Ly is currently extending his research to show that GPNAs are absorbed throughout the body in mice that receive these agents.
Lauren Ward | EurekAlert!
Researchers uncover protein-based “cancer signature”
05.12.2016 | Universität Basel
The Nagoya Protocol Creates Disadvantages for Many Countries when Applied to Microorganisms
05.12.2016 | Leibniz-Institut DSMZ-Deutsche Sammlung von Mikroorganismen und Zellkulturen GmbH
Have you ever wondered how you see the world? Vision is about photons of light, which are packets of energy, interacting with the atoms or molecules in what...
A multi-institutional research collaboration has created a novel approach for fabricating three-dimensional micro-optics through the shape-defined formation of porous silicon (PSi), with broad impacts in integrated optoelectronics, imaging, and photovoltaics.
Working with colleagues at Stanford and The Dow Chemical Company, researchers at the University of Illinois at Urbana-Champaign fabricated 3-D birefringent...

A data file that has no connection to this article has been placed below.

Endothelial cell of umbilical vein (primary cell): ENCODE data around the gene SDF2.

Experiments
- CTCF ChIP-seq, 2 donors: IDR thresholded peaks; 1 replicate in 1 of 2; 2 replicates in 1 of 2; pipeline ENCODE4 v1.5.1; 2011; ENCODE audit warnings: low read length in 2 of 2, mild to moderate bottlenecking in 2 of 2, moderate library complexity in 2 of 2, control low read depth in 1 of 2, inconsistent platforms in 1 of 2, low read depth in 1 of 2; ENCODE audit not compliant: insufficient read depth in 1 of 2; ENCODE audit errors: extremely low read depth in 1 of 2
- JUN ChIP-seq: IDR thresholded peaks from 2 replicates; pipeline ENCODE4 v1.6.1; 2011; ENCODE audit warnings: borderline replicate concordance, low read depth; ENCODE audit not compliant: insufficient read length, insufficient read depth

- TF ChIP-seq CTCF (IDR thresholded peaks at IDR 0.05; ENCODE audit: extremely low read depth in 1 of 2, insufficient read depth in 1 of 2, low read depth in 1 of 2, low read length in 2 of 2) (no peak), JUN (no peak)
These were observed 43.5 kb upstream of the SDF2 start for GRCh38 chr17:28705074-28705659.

In experiments with magnetic atoms conducted at extremely low temperatures, scientists have demonstrated a unique phase of matter: The atoms form a new type of quantum liquid or quantum droplet state. These so called quantum droplets may preserve their form in absence of external confinement because of quantum effects. The joint team of experimental physicists from Innsbruck and theoretical physicists from Hannover report on their findings in the journal Physical Review X.
“Our Quantum droplets are in the gas phase but they still drop like a rock,” explains experimental physicist Francesca Ferlaino when talking about the...
The Max Planck Institute for Physics (MPP) is opening up a new research field. A workshop from November 21 - 22, 2016 will mark the start of activities for an innovative axion experiment. Axions are still only purely hypothetical particles. Their detection could solve two fundamental problems in particle physics: What dark matter consists of and why it has not yet been possible to directly observe a CP violation for the strong interaction.
The “MADMAX” project is the MPP’s commitment to axion research. Axions are so far only a theoretical prediction and are difficult to detect: on the one hand,...
Broadband rotational spectroscopy unravels structural reshaping of isolated molecules in the gas phase to accommodate water
In two recent publications in the Journal of Chemical Physics and in the Journal of Physical Chemistry Letters, researchers around Melanie Schnell from the Max...
16.11.2016 | Event News
01.11.2016 | Event News
14.10.2016 | Event News
05.12.2016 | Earth Sciences
05.12.2016 | Physics and Astronomy
05.12.2016 | Life Sciences